Handwashing compliance depends on professional status

Pamela A. Lipsett, Sandra M. Swoboda

Research output: Contribution to journalArticlepeer-review

44 Scopus citations


Background: Nosocomial infections can be transmitted from microorganisms on the hands of health care workers to patients. Handwashing (HW) has a proven benefit in preventing transmission of infection, yet compliance with handwashing, especially in intensive care units, ranges between 28% and 74%. Methods: To determine if HW behavior varies as a function of health care professional status and patient interaction, we conducted an observational study of a surgical intermediate care unit in a large university teaching hospital. HW compliance was observed among all health care workers (HCW): physicians (MD; N = 46), nurses (RN; N = 295), and nursing support personnel (NSP; N = 93). Over an 8-week period, unidentified, trained observers documented all HCW interactions in 1-h random blocks. HW opportunities were classified into low and high risk of pathogen acquisition and transmission. Results: A total of 493 HW opportunities were observed, of which 434 involved MD, RN, and NSP. Two hundred and sixty-one low-risk (MD 35, RN 171, NSP 55) and 173 (MD 11, RN 124, NSP 38) high-risk interactions were observed. Overall HW rates were low (44%). Significant differences existed among HCW, with MDs being the least likely to wash (15% versus RN 50%, NSP 37%, p < 0.01). In adjusting for high-risk situations, MDs (odds ratio [OR] 5.58, 95% CI 2.49-12.54; NSP, OR 1.73, 95% CI 1.13-2.64; RN, OR 0.98, 95% CI 0.77-1.23) were significantly less likely to perform HW when compared to RNs. Nursing groups were significantly less likely to wash in low-risk versus high-risk situations (MD 9.2% versus 17.1%; RN 69.4% versus 39.6%; NSP 85% versus 23.3%), suggesting individual discrimination of the importance of HW. Although nurses were less likely to wash in high-risk situations compared to NSP, the overall number of opportunities was greater, suggesting that improvement in HW to the level of NSP could have a major impact on infection transmission. Conclusion: Significant opportunities exist for quality improvement, novel educational strategies, and assessment of reasons why MDs and, to a lesser extent, RNs fail to follow simple HW practices.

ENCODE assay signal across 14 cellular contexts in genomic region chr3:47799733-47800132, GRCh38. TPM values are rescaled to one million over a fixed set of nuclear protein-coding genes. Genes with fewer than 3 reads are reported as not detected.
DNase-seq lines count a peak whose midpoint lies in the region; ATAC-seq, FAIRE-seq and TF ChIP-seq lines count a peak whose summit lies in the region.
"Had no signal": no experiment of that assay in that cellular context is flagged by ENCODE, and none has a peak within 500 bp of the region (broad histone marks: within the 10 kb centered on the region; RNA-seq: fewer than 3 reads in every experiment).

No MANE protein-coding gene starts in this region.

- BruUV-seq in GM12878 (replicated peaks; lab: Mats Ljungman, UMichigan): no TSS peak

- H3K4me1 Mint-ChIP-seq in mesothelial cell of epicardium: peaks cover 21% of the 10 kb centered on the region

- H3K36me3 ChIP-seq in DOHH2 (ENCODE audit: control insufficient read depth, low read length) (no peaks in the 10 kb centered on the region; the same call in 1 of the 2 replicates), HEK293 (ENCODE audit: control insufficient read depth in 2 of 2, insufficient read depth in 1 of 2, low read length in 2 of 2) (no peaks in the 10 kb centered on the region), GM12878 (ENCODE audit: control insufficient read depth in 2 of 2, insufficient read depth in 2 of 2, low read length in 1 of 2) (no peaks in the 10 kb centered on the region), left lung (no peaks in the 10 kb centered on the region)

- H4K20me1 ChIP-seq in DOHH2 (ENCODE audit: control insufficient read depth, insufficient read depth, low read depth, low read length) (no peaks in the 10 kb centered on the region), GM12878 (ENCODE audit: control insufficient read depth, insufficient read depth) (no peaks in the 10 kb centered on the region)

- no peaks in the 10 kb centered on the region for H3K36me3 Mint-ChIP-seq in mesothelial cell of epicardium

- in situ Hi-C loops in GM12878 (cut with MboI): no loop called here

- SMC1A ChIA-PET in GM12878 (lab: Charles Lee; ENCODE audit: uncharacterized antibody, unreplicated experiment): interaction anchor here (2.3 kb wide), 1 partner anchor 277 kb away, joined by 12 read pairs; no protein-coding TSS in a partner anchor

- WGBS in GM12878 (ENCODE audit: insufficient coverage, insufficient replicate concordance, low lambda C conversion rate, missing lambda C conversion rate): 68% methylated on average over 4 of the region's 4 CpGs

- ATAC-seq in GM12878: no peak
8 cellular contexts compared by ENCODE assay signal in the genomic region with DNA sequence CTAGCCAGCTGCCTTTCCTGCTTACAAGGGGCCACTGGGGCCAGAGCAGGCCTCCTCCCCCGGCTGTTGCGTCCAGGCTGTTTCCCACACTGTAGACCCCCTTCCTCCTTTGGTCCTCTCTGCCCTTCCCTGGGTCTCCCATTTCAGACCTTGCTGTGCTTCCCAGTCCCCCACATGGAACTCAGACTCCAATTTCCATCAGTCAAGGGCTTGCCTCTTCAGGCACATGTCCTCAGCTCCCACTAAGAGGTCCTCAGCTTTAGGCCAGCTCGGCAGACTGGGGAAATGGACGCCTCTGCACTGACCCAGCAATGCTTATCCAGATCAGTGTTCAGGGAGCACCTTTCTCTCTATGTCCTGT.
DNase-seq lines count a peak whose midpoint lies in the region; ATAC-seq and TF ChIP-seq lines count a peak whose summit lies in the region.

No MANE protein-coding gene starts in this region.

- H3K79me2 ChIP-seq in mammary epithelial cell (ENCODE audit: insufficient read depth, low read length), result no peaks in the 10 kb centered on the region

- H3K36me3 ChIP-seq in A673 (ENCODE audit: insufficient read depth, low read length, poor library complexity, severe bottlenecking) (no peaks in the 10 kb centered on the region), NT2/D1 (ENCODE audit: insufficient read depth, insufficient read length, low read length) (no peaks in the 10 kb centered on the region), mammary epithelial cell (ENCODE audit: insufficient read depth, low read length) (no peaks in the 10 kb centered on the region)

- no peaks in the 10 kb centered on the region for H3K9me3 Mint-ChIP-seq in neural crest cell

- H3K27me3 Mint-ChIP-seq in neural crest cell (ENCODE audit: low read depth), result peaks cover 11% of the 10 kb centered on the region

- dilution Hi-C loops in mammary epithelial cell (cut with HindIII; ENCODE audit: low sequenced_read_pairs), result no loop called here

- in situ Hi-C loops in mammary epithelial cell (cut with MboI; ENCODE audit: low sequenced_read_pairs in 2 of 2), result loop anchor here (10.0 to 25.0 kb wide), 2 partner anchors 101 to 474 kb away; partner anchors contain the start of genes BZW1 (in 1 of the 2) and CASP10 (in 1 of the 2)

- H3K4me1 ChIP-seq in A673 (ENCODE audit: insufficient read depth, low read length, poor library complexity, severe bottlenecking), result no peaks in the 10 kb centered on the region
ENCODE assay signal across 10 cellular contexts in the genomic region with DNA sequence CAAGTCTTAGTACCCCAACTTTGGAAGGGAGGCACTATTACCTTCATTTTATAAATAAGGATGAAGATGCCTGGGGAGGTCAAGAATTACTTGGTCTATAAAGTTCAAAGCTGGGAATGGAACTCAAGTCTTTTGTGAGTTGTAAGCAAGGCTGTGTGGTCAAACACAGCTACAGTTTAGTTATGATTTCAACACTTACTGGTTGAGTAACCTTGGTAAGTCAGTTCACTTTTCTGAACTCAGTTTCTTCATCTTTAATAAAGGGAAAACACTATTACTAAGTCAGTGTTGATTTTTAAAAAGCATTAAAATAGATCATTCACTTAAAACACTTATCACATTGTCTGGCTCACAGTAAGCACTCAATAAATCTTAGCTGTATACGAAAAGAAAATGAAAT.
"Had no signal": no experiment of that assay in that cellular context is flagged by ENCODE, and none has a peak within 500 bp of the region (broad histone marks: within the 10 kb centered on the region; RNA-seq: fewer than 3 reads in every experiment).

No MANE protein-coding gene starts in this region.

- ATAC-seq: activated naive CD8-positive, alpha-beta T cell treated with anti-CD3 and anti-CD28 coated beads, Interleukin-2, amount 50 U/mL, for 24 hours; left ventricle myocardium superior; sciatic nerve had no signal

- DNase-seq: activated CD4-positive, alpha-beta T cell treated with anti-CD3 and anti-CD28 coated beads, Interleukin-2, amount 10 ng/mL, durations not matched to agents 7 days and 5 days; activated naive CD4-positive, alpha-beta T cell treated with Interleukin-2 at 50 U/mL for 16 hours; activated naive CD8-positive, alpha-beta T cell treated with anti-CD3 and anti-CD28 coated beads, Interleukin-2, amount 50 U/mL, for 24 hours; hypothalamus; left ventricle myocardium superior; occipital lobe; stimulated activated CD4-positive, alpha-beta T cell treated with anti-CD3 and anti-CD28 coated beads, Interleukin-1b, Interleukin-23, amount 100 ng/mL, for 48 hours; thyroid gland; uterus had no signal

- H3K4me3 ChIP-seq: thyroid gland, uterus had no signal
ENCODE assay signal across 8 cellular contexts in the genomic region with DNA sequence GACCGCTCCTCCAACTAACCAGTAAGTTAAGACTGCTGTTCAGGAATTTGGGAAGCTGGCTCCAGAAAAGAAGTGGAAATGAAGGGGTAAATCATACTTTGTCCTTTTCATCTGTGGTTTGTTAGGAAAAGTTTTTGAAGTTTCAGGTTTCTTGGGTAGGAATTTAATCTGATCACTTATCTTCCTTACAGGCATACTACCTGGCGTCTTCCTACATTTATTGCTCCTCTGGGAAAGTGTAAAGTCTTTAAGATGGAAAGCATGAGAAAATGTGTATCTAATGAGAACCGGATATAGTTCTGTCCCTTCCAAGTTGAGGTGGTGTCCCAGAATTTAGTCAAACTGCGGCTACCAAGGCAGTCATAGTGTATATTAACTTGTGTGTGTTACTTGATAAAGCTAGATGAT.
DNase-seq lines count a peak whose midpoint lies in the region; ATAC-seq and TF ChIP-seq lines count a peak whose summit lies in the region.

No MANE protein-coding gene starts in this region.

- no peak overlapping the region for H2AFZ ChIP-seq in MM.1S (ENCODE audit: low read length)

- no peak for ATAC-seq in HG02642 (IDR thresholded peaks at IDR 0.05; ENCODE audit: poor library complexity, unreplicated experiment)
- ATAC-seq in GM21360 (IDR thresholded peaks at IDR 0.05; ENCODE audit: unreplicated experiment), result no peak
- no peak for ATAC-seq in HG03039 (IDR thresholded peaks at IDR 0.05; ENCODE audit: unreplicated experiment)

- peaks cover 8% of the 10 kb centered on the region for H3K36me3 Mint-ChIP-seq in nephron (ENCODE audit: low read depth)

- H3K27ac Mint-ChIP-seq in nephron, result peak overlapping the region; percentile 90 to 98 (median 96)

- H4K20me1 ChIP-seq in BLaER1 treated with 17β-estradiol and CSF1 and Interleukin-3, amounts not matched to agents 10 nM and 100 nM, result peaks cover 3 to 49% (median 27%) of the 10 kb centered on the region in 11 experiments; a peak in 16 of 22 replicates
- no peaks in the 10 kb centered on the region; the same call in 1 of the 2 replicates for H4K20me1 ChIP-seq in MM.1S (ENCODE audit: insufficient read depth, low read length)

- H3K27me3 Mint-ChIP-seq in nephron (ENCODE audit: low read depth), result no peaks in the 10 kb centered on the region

Original languageEnglish (US)
Pages (from-to)241-245
Number of pages5
JournalSurgical infections
Issue number3
StatePublished - Jan 1 2001

ASJC Scopus subject areas

  • Surgery
  • Microbiology (medical)
  • Infectious Diseases


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